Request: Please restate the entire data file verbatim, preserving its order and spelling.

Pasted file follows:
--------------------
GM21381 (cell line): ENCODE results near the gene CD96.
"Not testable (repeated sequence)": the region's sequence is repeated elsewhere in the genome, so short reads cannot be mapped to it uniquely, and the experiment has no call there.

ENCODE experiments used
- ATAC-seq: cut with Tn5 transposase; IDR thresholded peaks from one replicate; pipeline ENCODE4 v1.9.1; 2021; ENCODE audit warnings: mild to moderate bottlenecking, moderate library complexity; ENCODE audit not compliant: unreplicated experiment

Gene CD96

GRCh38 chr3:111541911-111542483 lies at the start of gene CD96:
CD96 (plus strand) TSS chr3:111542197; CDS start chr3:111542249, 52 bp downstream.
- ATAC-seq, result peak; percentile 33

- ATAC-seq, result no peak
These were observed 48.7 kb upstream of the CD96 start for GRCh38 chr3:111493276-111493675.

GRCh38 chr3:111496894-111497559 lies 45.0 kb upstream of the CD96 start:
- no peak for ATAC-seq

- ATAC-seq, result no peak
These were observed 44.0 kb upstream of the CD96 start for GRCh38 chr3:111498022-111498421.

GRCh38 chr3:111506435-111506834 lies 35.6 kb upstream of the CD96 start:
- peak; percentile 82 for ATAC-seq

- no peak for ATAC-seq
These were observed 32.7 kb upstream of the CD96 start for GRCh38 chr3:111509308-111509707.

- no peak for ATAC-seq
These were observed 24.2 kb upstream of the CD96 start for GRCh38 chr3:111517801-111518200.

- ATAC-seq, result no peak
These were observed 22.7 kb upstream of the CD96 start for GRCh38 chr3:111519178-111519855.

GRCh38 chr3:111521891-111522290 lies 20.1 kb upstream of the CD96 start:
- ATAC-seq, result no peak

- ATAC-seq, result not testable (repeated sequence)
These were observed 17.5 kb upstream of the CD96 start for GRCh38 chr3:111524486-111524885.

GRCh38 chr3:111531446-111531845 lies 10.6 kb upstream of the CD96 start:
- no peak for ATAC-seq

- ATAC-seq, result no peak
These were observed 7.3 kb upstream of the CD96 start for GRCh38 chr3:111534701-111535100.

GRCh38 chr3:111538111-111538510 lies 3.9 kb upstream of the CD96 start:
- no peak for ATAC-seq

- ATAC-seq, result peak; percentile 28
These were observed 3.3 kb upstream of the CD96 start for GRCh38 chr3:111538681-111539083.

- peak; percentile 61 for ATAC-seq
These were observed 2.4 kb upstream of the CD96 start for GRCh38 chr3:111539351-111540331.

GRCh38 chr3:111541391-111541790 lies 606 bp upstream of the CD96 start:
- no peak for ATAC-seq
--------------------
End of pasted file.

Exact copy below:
GM21381 (cell line): ENCODE results near the gene CD96.
"Not testable (repeated sequence)": the region's sequence is repeated elsewhere in the genome, so short reads cannot be mapped to it uniquely, and the experiment has no call there.

ENCODE experiments used
- ATAC-seq: cut with Tn5 transposase; IDR thresholded peaks from one replicate; pipeline ENCODE4 v1.9.1; 2021; ENCODE audit warnings: mild to moderate bottlenecking, moderate library complexity; ENCODE audit not compliant: unreplicated experiment

Gene CD96

GRCh38 chr3:111541911-111542483 lies at the start of gene CD96:
CD96 (plus strand) TSS chr3:111542197; CDS start chr3:111542249, 52 bp downstream.
- ATAC-seq, result peak; percentile 33

- ATAC-seq, result no peak
These were observed 48.7 kb upstream of the CD96 start for GRCh38 chr3:111493276-111493675.

GRCh38 chr3:111496894-111497559 lies 45.0 kb upstream of the CD96 start:
- no peak for ATAC-seq

- ATAC-seq, result no peak
These were observed 44.0 kb upstream of the CD96 start for GRCh38 chr3:111498022-111498421.

GRCh38 chr3:111506435-111506834 lies 35.6 kb upstream of the CD96 start:
- peak; percentile 82 for ATAC-seq

- no peak for ATAC-seq
These were observed 32.7 kb upstream of the CD96 start for GRCh38 chr3:111509308-111509707.

- no peak for ATAC-seq
These were observed 24.2 kb upstream of the CD96 start for GRCh38 chr3:111517801-111518200.

- ATAC-seq, result no peak
These were observed 22.7 kb upstream of the CD96 start for GRCh38 chr3:111519178-111519855.

GRCh38 chr3:111521891-111522290 lies 20.1 kb upstream of the CD96 start:
- ATAC-seq, result no peak

- ATAC-seq, result not testable (repeated sequence)
These were observed 17.5 kb upstream of the CD96 start for GRCh38 chr3:111524486-111524885.

GRCh38 chr3:111531446-111531845 lies 10.6 kb upstream of the CD96 start:
- no peak for ATAC-seq

- ATAC-seq, result no peak
These were observed 7.3 kb upstream of the CD96 start for GRCh38 chr3:111534701-111535100.

GRCh38 chr3:111538111-111538510 lies 3.9 kb upstream of the CD96 start:
- no peak for ATAC-seq

- ATAC-seq, result peak; percentile 28
These were observed 3.3 kb upstream of the CD96 start for GRCh38 chr3:111538681-111539083.

- peak; percentile 61 for ATAC-seq
These were observed 2.4 kb upstream of the CD96 start for GRCh38 chr3:111539351-111540331.

GRCh38 chr3:111541391-111541790 lies 606 bp upstream of the CD96 start:
- no peak for ATAC-seq